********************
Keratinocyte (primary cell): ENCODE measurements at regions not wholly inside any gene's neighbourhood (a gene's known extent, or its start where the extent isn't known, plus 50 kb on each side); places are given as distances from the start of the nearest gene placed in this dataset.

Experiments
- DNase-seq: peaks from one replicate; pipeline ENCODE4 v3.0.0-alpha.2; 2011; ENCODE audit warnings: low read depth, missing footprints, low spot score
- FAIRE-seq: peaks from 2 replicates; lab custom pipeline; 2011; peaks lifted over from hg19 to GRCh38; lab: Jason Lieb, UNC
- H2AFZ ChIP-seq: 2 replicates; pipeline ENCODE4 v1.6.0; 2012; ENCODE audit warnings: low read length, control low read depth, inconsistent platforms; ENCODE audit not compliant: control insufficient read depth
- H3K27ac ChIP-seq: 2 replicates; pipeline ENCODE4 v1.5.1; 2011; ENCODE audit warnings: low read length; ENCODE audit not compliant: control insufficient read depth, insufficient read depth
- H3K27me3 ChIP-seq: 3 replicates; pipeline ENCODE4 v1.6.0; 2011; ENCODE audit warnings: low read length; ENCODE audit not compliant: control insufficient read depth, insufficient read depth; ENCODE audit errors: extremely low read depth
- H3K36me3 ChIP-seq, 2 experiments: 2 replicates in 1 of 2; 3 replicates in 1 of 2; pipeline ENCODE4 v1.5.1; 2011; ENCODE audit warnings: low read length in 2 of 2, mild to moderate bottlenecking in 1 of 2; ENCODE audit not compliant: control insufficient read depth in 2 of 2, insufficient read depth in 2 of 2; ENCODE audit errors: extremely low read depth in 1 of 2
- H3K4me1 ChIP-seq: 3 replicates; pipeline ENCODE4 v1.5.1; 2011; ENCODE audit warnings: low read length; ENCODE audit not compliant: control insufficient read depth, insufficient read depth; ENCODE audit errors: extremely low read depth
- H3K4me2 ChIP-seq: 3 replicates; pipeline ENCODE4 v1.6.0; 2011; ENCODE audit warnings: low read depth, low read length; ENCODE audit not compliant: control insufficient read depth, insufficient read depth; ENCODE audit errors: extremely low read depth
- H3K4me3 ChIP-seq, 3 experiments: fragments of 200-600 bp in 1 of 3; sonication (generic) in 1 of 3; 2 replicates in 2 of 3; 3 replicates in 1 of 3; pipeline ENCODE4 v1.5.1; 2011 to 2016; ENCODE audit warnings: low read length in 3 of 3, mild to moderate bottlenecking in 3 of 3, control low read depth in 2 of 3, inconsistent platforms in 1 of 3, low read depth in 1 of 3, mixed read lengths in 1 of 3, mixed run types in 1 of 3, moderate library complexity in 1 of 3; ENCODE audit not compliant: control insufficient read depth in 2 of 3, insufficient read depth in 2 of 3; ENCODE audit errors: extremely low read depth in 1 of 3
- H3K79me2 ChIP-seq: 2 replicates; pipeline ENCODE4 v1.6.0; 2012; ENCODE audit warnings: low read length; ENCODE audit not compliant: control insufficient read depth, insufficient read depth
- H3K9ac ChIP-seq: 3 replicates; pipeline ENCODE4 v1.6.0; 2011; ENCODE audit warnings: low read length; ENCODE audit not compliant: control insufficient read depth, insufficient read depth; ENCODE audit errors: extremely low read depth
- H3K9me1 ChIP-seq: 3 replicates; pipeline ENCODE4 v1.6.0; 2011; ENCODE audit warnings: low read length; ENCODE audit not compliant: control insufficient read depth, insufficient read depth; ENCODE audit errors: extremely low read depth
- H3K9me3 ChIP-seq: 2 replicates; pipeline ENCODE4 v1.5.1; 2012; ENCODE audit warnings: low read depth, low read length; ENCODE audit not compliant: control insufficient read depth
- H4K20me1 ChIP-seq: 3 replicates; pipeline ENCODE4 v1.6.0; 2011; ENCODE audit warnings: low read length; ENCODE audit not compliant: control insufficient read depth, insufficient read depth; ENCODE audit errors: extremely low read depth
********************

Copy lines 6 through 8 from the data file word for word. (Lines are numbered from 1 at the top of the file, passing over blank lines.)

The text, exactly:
- H3K27ac ChIP-seq: 2 replicates; pipeline ENCODE4 v1.5.1; 2011; ENCODE audit warnings: low read length; ENCODE audit not compliant: control insufficient read depth, insufficient read depth
- H3K27me3 ChIP-seq: 3 replicates; pipeline ENCODE4 v1.6.0; 2011; ENCODE audit warnings: low read length; ENCODE audit not compliant: control insufficient read depth, insufficient read depth; ENCODE audit errors: extremely low read depth
- H3K36me3 ChIP-seq, 2 experiments: 2 replicates in 1 of 2; 3 replicates in 1 of 2; pipeline ENCODE4 v1.5.1; 2011; ENCODE audit warnings: low read length in 2 of 2, mild to moderate bottlenecking in 1 of 2; ENCODE audit not compliant: control insufficient read depth in 2 of 2, insufficient read depth in 2 of 2; ENCODE audit errors: extremely low read depth in 1 of 2